Illegal search and seizure of evidence connected to ‘accomplice’ prejudiced outcome
The Arizona Court of Appeals, Division Two, vacated the sentence of a man convicted of murder in 2004 on Monday, finding sheriff’s investigators unconstitutionally searched and seized evidence from a mobile home belonging to the man’s son shortly after the killing, sending the case back to Pima County Superior Court for re-sentencing.
Francisco Baez Fuentes, 61, failed to appear at his 2004 trial and fled the country but was arrested on a bench warrant on October 19, 2017, while visiting Tucson nearly 13 years after the trial took place and jurors returned guilty verdicts, according to court documents.
Fuentes was sentenced to natural life in prison for the shooting death of Daniel Pacheco, 29, and 37.5 years on aggravated assault charges connected to the 2004 incident on Feb. 12, 2018, with both sentences to run concurrently.
At Fuentes’ sentencing, the court found “the [jury’s] finding of presence of an accomplice” to be an aggravating factor that contributed to the natural life sentence, according to the appellate court’s opinion.
“We are therefore unable to conclude that the evidence seized from the mobile home was harmless as to sentencing,” the appeals court said.
The 2004 killing took place near Fuentes’ home at 2156 E Old Vail Connection Road, south of Tucson International Airport.
The illegal search took place weeks after the killing on a Marana property Fuentes had purchased for his son, who was in the military at the time, while detectives were looking for a man named Guero, an acquaintance of Fuentes and known witness to the shooting.
Marcos Amado, a homicide detective for the Pima County Sheriff’s Department, told Pima County Superior Court Judge Frank Dawley, from whom he was attempting to get a warrant to search the Marana property in 2004, that an informant, “advised me that he knew Mr.Fuentes to own property in Marana at an unknown location and believe[s] the subject Guero was there now,” according to a transcript of the telephonic search warrant excerpt.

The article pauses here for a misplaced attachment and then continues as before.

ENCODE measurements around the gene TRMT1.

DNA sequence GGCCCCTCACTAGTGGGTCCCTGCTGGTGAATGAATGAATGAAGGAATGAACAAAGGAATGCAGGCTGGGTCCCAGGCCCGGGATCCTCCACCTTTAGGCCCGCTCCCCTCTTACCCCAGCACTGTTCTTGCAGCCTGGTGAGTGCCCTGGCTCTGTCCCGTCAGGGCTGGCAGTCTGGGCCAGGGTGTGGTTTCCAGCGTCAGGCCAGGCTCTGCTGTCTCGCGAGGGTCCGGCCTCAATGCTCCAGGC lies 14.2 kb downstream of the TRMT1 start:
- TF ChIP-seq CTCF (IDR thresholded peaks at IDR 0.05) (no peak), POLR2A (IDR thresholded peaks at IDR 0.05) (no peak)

However, prior to contacting Dawley for the warrant, Amado and another detective entered the property and performed a “security sweep” of a mobile home on the property to which they said the front door was open when they arrived.
During the sweep they found a hat they believed was the same witnesses told them Guero regularly wore and a pistol which they believed was not the murder weapon, according to a motion to suppress the fruits of an illegal search Fuentes’ lawyer, Harley Kurlander, filed prior to the start of trial.
Judge Dawley granted Amado the search warrant and the detectives seized the hat and the .22-caliber pistol which were later used at trial by prosecutors to implicate Guero as an accomplice because a shell for the pistol was found at the crime scene, according to the appeals court decision. Fuentes killed Pacheco with a 9 mm pistol.
Kurlander argued in his motion to suppress that no probable cause existed for the search and that Amado “mislead the judge into believing” that the informant knew for certain that Guero was on the Marana property.
Judge Deborah Bernini presided over the trial and denied Kurlander’s motion to suppress, finding that Fuentes did not have “a legitimate expectation of privacy” on the Marana property, according to a court minute entry.
15 years later, the appeals court found otherwise, concluding that Fuentes did have a constitutional expectation of privacy at the Marana property and that the U.S. Supreme Court “has never articulated a ‘protective sweep’ exception to the warrant requirement in the absence of a contemporaneous arrest,” according to their decision.
The appeals court noted, “the Sixth Amendment does not require that a jury find an aggravating circumstance before a natural life sentence can be imposed,” but that the trial court specified the presence of an accomplice contributed to the sentencing.